Full name: Charles Barney Cory
Height: 5-10.5 (180 cm)
Born: January 31, 1857 in Boston, Massachusetts, United States
Died: July 31, 1922 in Ashland, Wisconsin, United States
Affiliations: Wollaston Country Club, Quincy
Country: United States
Charles Coryâs sole contribution to Olympic history was to shoot a 94 in the first qualifying round of the 1904 golf tournament; he did not start the second round. Cory played in the 1903 US Amateur tournament, winning one match and going out in the second round.
Born into a wealthy Bostonian family, Cory briefly attended both Harvard and Boston Law School but left both to continue travelling around the world. From a young age he had developed an interest in natural history which eventually led him to become one of Americaâs leading ornithologists. A founder member of the American Ornithologists' Union, he set up one of the USAâs first bird sanctuaries on his thousand acre estate at Hyanis, Massachusetts. Cory published over a hundred books on the subject of birds and had seven species named after him including the sea birds, Cory's Least Bittern and Cory's Shearwater. The Latin name of the Florida Cougar (Felis coryi) is also a tribute to him.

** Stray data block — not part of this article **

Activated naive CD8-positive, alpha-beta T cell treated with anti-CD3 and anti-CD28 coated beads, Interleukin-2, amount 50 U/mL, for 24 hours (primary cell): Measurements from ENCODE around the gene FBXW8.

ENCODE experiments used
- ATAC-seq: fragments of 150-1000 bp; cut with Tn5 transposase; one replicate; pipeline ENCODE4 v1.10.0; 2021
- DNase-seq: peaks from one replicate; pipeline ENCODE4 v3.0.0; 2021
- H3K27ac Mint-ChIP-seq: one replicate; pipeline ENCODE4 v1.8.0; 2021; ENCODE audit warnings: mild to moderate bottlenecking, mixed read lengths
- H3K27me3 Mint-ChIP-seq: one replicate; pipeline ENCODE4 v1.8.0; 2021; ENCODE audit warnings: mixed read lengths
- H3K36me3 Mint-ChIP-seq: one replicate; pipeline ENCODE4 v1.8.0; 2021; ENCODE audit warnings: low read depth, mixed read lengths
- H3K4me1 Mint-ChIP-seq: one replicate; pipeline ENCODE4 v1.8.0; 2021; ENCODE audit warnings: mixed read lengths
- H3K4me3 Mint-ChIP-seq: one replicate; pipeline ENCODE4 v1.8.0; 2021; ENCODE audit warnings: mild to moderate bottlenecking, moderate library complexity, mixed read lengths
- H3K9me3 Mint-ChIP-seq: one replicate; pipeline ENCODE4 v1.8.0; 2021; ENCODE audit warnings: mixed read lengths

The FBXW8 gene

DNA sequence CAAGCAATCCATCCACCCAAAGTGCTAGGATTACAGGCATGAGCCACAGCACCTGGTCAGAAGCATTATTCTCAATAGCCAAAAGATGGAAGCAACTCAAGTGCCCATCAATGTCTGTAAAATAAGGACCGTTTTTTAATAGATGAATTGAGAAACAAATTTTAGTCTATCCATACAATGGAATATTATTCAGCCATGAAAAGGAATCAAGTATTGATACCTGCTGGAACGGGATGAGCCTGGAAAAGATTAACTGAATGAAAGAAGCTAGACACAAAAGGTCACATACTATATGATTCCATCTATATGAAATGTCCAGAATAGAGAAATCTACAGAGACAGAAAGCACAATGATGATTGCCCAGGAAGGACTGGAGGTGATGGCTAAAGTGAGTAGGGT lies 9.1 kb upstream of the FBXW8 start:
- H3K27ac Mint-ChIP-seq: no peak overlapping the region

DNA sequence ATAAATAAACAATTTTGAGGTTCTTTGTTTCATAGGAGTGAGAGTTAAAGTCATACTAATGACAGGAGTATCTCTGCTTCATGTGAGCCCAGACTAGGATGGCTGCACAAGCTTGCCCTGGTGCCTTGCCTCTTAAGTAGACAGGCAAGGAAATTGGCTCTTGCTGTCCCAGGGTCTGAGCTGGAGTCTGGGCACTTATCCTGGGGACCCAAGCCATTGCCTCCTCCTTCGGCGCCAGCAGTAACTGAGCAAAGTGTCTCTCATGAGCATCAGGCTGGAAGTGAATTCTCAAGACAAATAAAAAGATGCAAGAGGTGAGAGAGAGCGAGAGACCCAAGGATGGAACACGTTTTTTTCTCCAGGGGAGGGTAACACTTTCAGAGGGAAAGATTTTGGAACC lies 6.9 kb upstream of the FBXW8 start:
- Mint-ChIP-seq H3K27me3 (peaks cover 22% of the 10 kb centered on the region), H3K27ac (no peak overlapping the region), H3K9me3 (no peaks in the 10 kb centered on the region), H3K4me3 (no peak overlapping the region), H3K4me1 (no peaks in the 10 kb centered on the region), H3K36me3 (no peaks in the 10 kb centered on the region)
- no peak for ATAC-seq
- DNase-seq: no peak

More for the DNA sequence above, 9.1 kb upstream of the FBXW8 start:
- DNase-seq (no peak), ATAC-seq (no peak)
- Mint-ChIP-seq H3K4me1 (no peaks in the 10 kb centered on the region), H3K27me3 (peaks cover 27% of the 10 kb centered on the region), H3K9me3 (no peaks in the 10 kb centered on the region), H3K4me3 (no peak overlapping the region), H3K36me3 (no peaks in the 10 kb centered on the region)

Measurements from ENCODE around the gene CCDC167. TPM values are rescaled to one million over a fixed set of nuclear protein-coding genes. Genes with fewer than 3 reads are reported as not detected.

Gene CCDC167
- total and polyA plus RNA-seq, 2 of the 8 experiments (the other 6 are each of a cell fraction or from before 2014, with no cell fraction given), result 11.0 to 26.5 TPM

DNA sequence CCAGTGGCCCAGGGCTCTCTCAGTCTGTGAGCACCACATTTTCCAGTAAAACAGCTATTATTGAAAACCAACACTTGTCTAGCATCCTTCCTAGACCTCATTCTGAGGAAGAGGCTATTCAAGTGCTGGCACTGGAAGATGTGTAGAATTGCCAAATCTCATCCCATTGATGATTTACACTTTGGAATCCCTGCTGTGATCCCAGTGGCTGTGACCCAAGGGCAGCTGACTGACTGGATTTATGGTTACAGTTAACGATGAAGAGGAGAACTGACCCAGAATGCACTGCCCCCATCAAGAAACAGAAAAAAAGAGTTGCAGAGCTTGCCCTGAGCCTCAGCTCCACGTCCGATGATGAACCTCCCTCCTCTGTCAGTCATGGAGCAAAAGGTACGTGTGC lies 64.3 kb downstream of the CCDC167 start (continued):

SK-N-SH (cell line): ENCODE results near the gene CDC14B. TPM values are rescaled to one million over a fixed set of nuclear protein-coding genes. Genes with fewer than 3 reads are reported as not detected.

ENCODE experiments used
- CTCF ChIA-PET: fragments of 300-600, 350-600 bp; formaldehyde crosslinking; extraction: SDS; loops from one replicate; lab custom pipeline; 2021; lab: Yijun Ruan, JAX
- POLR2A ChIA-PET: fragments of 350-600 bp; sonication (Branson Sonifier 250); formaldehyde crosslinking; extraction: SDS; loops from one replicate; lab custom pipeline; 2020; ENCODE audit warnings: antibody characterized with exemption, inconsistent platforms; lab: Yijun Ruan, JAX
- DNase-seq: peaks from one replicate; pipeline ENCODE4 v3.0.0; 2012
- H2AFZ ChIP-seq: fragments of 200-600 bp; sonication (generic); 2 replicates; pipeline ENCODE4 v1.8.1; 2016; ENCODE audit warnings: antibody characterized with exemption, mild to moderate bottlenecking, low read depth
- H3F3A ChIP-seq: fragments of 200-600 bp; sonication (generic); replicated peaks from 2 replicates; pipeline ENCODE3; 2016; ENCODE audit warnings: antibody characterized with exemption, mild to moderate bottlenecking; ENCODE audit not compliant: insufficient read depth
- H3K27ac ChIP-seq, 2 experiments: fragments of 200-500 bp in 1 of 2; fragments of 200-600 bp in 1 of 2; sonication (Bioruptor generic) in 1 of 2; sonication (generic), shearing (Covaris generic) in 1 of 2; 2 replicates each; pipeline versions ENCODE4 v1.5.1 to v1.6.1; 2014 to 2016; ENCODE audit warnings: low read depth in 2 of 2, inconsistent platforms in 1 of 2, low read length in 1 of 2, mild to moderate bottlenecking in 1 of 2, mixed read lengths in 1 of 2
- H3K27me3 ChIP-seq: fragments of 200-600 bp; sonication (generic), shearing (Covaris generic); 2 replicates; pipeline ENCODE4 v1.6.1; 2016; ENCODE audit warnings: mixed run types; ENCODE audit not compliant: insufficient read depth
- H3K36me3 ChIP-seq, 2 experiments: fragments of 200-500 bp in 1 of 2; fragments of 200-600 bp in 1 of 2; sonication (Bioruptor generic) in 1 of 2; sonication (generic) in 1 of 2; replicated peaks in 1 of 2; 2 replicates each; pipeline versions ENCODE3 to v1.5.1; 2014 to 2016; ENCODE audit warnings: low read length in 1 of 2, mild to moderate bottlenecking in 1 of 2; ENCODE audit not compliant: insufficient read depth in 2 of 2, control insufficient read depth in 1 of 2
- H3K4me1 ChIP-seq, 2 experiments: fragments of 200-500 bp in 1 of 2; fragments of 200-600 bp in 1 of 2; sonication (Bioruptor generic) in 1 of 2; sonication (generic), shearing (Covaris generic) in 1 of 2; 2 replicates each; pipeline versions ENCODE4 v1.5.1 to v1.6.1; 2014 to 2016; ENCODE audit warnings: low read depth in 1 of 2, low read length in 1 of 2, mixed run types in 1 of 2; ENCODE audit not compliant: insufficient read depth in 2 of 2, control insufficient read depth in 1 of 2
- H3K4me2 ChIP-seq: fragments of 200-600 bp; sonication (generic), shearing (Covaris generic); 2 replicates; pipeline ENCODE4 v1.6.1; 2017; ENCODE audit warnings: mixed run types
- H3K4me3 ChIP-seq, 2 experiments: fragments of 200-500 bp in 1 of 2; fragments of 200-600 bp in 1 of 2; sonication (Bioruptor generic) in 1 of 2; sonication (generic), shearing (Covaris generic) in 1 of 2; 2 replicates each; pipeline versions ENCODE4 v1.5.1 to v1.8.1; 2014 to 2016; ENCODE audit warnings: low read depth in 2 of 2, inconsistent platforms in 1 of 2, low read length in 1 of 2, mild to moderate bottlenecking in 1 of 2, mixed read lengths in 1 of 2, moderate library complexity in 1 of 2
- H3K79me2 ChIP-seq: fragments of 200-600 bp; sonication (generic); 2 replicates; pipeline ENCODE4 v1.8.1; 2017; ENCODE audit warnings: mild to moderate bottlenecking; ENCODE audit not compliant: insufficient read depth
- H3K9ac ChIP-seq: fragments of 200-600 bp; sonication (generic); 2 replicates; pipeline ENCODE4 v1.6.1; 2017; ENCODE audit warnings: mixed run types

His sporting career was not limited to golf; he was reputed to have been an excellent baseball pitcher in his younger days and was one of the finest pistol shooters in the whole of America. During his brief spell in college he took up billiards and won the state championships of Massachusetts, albeit under an assumed name to avoid the âattendant notorietyâ. Cory took up golf in 1897 and within a few years had become one of the USAâs foremost amateur players. He won the North and South Amateur Championship in Pinehurst, North Carolina in 1902 and was runner-up in the same tournament two years later.
He donated his collection of 19,000 bird specimens to the Chicago Field Museum and was given an honorary title of Curator of Ornithology. However when his vast fortune was lost after a disastrous investment in 1906, he took a salaried position at the museum as Curator of Zoology. His son, Charles, later became a top hurdler, winning the 1913 AAU title in the 200 low hurdles.
|1904 Summer||47||St. Louis||Golf||Men's Individual||United States||USA||AC||DNQ|
|1904 Summer||47||St. Louis||Golf||United States||Qualifying||AC||DNF|
|1904 Summer||47||St. Louis||Golf||United States||Qualifying||Round One||41T||94|